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The Actuary The magazine of the Institute & Faculty of Actuaries
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Penrose report

Most readers will have already read summaries in the press of Lord Penrose’s report of his Equitable Life inquiry (available from www.hm-treasury.gov.uk), and will be aware that the financial secretary to the Treasury, Ruth Kelly, has announced (inter alia) a ‘wide-ranging review of the actuarial profession’ by Sir Derek Morris (see p4).
Interestingly, the review also featured in the chancellor’s Budget report, according to which it will ‘build on the work of the Myners review of institutional investment and has a wide-ranging remit to examine the profession and the Government Actuary’s Department, to consider how to modernise the profession, and to promote an open and competitive market in actuarial advice in the UK’.
This is neither the time or place to offer a summary of the Penrose report as a whole, or to offer a view of Lord Penrose’s findings, but it may be useful for those actuaries who have not read the report to read some of Lord Penrose’s many comments on actuaries.

Actuaries and other disciplines
In his conclusion to the first chapter, on GARs and the outcome of the Hyman case, Lord Penrose says: ‘Actuaries, whether the Society’s actuaries or the actuarial profession as a whole, were not competent to adjudicate on the issues that emerged.’ The context of this sentence suggests purely legal issues were meant (although of course there is little financial management work that is not fundamentally directed by legal precepts).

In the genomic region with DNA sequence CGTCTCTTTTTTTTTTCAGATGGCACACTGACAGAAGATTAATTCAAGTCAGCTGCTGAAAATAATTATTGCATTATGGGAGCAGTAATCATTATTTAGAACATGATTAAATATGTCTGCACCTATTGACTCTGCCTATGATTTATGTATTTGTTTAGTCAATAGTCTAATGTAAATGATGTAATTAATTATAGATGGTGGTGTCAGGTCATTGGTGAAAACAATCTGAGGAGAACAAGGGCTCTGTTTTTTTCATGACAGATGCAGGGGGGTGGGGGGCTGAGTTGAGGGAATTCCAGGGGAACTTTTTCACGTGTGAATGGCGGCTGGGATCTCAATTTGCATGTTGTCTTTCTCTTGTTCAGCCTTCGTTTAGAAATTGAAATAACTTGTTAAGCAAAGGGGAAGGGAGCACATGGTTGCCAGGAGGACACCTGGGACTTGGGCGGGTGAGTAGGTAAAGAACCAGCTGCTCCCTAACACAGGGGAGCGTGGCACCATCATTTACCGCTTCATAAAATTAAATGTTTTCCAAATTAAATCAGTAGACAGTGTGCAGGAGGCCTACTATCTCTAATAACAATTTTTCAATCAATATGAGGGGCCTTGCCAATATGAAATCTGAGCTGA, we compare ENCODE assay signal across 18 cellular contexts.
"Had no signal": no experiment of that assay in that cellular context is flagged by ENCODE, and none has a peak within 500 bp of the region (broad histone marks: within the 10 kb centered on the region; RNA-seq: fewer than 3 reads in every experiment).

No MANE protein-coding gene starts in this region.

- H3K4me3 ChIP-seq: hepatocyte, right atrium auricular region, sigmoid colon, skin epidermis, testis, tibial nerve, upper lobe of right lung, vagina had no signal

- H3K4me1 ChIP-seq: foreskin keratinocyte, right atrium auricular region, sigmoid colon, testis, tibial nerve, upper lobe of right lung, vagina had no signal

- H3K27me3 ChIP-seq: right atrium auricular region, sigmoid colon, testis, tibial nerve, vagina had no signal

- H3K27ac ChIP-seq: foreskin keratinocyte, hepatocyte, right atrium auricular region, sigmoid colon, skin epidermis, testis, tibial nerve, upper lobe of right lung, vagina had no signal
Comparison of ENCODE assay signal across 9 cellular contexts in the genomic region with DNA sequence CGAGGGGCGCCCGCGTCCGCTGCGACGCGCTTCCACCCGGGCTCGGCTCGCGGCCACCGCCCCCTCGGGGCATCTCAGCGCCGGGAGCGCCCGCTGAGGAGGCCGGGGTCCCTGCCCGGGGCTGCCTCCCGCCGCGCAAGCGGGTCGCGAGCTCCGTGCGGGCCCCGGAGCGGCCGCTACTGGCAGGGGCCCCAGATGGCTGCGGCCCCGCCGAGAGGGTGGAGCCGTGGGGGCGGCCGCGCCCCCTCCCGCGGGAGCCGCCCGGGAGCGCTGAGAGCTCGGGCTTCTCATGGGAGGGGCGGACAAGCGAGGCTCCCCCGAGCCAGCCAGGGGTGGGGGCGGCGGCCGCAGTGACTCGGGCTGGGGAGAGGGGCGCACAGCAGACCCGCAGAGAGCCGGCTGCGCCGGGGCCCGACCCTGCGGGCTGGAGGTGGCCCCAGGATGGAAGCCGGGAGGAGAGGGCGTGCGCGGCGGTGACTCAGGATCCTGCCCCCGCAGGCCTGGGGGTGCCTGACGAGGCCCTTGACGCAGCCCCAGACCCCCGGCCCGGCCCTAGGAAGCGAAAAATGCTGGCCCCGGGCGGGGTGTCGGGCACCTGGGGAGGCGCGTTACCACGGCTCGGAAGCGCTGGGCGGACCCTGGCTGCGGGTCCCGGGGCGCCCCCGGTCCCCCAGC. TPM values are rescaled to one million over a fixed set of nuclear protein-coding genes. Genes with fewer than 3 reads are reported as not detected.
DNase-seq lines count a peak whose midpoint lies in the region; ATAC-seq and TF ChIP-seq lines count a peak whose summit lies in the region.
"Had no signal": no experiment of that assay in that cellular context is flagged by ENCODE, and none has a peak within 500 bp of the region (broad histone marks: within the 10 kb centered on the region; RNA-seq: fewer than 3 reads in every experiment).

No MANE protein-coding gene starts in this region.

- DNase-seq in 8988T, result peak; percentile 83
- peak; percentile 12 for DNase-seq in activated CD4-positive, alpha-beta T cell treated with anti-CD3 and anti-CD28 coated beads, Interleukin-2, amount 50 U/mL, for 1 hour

The idea that actuaries are not only not sufficiently ‘holistic’ but behave as if they were is presented later in the report: ‘One has the impression that actuaries have at times acted as if there were fully qualified in accountancy, law and other disciplines so as to need no outside support. Whether that is tolerable in a particular company is a matter for that body. It cannot be acceptable in regulation.’
In particular, Lord Penrose calls on regulatory actuaries to work more with other professions: ‘I would encourage further development of the multi-disciplinary approach. Consideration of the accounting and legal issues that inevitable arise in the regulatory process should be fully integrated’

Actuarial board members
Lord Penrose bewails many times in the report problems of corporate governance, one of which he attributes to actuarial professional guidance: ‘There were executive directors with relevant actuarial qualifications, but they were in any event inhibited by the terms of professional guidance (which prohibited qualified actuaries who were directors from doing anything to undermine the authority of the appointed actuary).’

Policyholders’ reasonable expectations (PRE)